Yemen’s Banksy Uses Street Art to Fight Sectarian Violence

Murad Subay’s designs bring much-needed attention to the drone strikes, corruption, and violent political chaos that has plagued the tiny Middle Eastern nation.

While elusive British artist Banksy has kept a rather low profile since his controversial New York City residency in 2013, his “Middle Eastern counterpart” has been causing quite a stir. Murad Subay, a 27-year-old painter and former literature major from Yemen, has been making waves online and on the streets of Sana’a, Yemen’s capital, with his politically-charged, crowd-generated murals. The city, which in recent years has seen numerous sectarian clashes, is a landscape of telltale bullet holes and battle-weathered buildings. As part of Subay’s creative call-to-action, he has spearheaded 2,000 murals across Sana’a and beyond in just over two years, inviting others to join and help in their creation.

“My campaigns would not be anything without other people,” he told OZY. “Even soldiers put their weapons down and took brushes instead.”

Often ironic in message, referring to incendiary issues like drone strikes and Yemen’s “disappeared” in irreverent tones and vibrant hues, his art may be reminiscent of Banksy but his tactics are fairly different. While there is currently an international manhunt on to locate and unmask the mysterious British artist, Subay works in broad daylight, and has frequently been photographed in action. Even more surprisingly, the government has done very little to censor or stop him.

One of the 2,000 political murals Subay has created throughout Yemen.

“Yemen used to be a great civilization and now is at the worst point in its history,” the artist remarked to Ozy. In the last decade, the tiny peninsula country has become an Al Qaeda stronghold and a target of repeated U.S. drone strikes, a recurring motif in his work.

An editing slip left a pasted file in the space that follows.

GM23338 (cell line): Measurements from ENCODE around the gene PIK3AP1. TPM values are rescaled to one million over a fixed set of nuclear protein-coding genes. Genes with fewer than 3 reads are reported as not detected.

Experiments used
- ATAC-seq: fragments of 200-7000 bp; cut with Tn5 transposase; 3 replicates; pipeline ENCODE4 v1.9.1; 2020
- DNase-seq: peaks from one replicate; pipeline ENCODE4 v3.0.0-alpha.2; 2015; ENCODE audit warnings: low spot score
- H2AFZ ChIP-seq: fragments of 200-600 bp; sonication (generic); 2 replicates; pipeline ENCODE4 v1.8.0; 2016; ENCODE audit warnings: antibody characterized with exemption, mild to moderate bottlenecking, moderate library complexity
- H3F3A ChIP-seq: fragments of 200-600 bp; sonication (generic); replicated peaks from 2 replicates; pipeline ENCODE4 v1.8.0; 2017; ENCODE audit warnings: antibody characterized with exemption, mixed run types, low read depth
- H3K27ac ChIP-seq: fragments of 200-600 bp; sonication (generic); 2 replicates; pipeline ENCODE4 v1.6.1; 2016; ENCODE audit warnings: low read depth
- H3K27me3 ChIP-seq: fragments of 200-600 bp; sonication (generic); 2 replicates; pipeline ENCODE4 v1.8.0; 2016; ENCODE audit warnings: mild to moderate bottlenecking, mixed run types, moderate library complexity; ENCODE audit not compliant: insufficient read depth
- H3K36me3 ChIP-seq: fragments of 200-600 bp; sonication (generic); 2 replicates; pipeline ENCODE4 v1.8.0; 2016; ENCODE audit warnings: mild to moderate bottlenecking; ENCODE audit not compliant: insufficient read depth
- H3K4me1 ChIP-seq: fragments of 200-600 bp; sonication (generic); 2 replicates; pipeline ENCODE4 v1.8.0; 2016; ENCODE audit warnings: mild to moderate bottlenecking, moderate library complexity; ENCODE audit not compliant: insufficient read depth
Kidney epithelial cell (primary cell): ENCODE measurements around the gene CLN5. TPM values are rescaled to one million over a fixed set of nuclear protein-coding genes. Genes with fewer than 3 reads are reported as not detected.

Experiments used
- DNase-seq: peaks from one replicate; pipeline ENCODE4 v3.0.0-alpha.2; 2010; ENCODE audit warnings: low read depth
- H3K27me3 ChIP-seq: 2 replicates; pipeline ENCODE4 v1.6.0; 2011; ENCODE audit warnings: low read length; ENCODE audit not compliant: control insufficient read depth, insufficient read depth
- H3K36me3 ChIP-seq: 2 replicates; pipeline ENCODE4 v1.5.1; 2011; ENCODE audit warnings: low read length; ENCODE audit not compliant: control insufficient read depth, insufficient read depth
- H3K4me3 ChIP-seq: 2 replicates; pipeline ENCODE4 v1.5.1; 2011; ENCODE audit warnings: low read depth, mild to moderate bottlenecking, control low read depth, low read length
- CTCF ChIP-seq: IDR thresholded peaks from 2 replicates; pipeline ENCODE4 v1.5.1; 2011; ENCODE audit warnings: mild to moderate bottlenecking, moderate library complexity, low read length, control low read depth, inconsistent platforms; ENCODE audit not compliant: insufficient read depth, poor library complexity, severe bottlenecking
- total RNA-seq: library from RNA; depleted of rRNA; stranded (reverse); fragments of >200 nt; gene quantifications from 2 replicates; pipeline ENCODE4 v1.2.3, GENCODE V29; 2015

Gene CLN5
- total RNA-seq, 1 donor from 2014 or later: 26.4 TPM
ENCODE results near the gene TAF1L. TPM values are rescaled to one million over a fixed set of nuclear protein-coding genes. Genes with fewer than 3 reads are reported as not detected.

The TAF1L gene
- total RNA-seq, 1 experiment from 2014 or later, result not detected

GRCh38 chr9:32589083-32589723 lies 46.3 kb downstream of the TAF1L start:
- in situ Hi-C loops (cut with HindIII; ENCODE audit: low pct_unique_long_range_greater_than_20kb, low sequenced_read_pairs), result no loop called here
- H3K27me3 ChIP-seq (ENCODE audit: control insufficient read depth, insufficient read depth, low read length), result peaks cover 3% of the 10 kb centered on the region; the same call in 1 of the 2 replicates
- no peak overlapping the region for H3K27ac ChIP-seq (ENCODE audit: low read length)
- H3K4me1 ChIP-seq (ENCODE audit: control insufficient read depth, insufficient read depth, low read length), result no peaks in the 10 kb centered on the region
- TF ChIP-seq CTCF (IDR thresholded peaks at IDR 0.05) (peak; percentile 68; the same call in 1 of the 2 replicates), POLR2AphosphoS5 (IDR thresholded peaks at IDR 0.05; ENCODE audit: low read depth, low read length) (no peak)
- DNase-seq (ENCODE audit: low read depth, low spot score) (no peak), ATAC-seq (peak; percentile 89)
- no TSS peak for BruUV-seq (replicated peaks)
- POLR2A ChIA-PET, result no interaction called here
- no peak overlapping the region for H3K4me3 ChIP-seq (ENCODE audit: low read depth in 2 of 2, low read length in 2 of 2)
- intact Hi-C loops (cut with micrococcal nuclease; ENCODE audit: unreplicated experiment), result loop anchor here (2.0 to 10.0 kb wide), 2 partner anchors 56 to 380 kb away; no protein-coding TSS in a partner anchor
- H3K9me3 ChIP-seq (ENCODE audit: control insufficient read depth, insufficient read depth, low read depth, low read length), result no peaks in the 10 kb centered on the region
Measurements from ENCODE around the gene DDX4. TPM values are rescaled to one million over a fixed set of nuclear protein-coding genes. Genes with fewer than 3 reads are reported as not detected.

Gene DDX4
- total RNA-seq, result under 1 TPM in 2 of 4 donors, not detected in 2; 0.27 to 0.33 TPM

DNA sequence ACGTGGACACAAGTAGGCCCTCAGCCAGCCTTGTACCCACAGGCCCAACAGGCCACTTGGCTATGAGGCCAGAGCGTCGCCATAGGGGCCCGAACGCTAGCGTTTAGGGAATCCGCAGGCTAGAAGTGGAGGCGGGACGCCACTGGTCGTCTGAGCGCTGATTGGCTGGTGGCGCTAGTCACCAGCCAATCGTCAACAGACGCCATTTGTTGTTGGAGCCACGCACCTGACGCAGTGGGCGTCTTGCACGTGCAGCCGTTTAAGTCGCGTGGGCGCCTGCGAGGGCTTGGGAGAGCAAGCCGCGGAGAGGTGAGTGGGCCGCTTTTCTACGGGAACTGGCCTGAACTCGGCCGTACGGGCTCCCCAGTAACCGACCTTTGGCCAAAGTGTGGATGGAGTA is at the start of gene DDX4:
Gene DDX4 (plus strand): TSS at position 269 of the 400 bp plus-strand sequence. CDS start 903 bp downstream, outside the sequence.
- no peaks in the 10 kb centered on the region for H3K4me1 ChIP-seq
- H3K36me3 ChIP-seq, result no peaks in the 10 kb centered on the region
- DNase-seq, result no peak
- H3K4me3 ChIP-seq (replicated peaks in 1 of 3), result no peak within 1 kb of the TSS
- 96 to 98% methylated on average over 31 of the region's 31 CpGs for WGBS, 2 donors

Subay was originally spurred to action by the rampant corruption and economic chaos he saw during the turmoil of 2011, when Yemen hovered at the brink of total civil war. During this time dictator Ali Abdullah Saleh was forced to step down to make way for Prime Minister, Abd Rabbuh Mansur Hadi.

Many of the artist’s murals have dealt with drone strikes, a frequent occurance in Yemen. Recently, there was widespread outrage after a US drone killed 12 guests en route to a wedding party in the al-Baydah province.

“I thought, ‘Going to the street to throw stones is not enough, we won’t change anything. So what can I do? I can paint!’’’ said Subay. “I don’t need an hour-long lecture to convey a message, with street art I only need a split second.”

For his first project, Color the Walls of Your Street, Subay used social media to bring together a crowd to cover over “the scars of the clashes” in paint. Hundreds turned out, and a wave of brightly colored, flowered murals calling for peace soon appeared all over Sana’a. Subay was also encouraged to bring his murals to other cities in Yemen, including Aden, Taizz, Ebb and Hodeidah, often painting over hate-filled political sloganeering spray-painted on walls and streets.

Subay began drawing in 2001. His first artistic campaign Color the Walls of Your Street was launched right after 2012’s conflicts in Sana’a. ​

Emboldened, he created The Walls Remember Their Faces, a series of portraits that draw attention to the many journalists, politicians, writers and activists who disappeared during Saleh’s regime. Believed kidnapped or killed, the official number is 102, but there are quite possibly many more.

From The Walls Remember Their Faces series.

A crowd gathers to help Subay with his work.

“Terrorism and sectarianism had never been a problem in Yemen,” said Subay. “Now they’re growing stronger every day.” Currently, the weakened government has been left powerless to fight Al Qaeda in the Arabian Peninsula (AQAP), which has taken control of the eastern province of Hadramawt and imposed Sharia law.

In addition to drone strikes and sectarianism, Subay has also tackled gun control, child recruitment and corruption; projects that helped him win the “Art for Peace Award” from the Italian Veronesi Foundation this year. Subay has also received an offer of support from the United Nations, but declined in order to maintain autonomy. Instead, he accepts only the support of friends, family, and local fans, further fueling his sense of collective action, which leaves him “inspired rather than discouraged.”


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